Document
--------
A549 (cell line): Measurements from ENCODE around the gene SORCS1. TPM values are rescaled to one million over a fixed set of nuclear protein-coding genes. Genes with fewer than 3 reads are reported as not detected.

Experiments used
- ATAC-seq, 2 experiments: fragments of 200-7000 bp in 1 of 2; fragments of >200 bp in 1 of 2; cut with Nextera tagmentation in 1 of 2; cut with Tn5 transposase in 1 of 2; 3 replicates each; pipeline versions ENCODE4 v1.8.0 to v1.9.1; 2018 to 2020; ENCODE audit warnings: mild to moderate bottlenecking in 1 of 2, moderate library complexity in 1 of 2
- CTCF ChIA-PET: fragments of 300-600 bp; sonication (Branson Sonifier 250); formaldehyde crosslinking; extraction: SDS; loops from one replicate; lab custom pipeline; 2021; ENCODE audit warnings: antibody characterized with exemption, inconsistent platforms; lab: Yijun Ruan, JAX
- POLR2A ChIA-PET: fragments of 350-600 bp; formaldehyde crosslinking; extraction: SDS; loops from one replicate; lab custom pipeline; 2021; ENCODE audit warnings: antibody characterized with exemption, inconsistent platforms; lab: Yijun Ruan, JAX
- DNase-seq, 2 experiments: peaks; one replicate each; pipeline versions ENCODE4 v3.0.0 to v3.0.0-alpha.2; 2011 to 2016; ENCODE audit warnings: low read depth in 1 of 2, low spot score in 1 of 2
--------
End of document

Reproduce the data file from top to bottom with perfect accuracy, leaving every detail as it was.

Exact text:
A549 (cell line): Measurements from ENCODE around the gene SORCS1. TPM values are rescaled to one million over a fixed set of nuclear protein-coding genes. Genes with fewer than 3 reads are reported as not detected.

Experiments used
- ATAC-seq, 2 experiments: fragments of 200-7000 bp in 1 of 2; fragments of >200 bp in 1 of 2; cut with Nextera tagmentation in 1 of 2; cut with Tn5 transposase in 1 of 2; 3 replicates each; pipeline versions ENCODE4 v1.8.0 to v1.9.1; 2018 to 2020; ENCODE audit warnings: mild to moderate bottlenecking in 1 of 2, moderate library complexity in 1 of 2
- CTCF ChIA-PET: fragments of 300-600 bp; sonication (Branson Sonifier 250); formaldehyde crosslinking; extraction: SDS; loops from one replicate; lab custom pipeline; 2021; ENCODE audit warnings: antibody characterized with exemption, inconsistent platforms; lab: Yijun Ruan, JAX
- POLR2A ChIA-PET: fragments of 350-600 bp; formaldehyde crosslinking; extraction: SDS; loops from one replicate; lab custom pipeline; 2021; ENCODE audit warnings: antibody characterized with exemption, inconsistent platforms; lab: Yijun Ruan, JAX
- DNase-seq, 2 experiments: peaks; one replicate each; pipeline versions ENCODE4 v3.0.0 to v3.0.0-alpha.2; 2011 to 2016; ENCODE audit warnings: low read depth in 1 of 2, low spot score in 1 of 2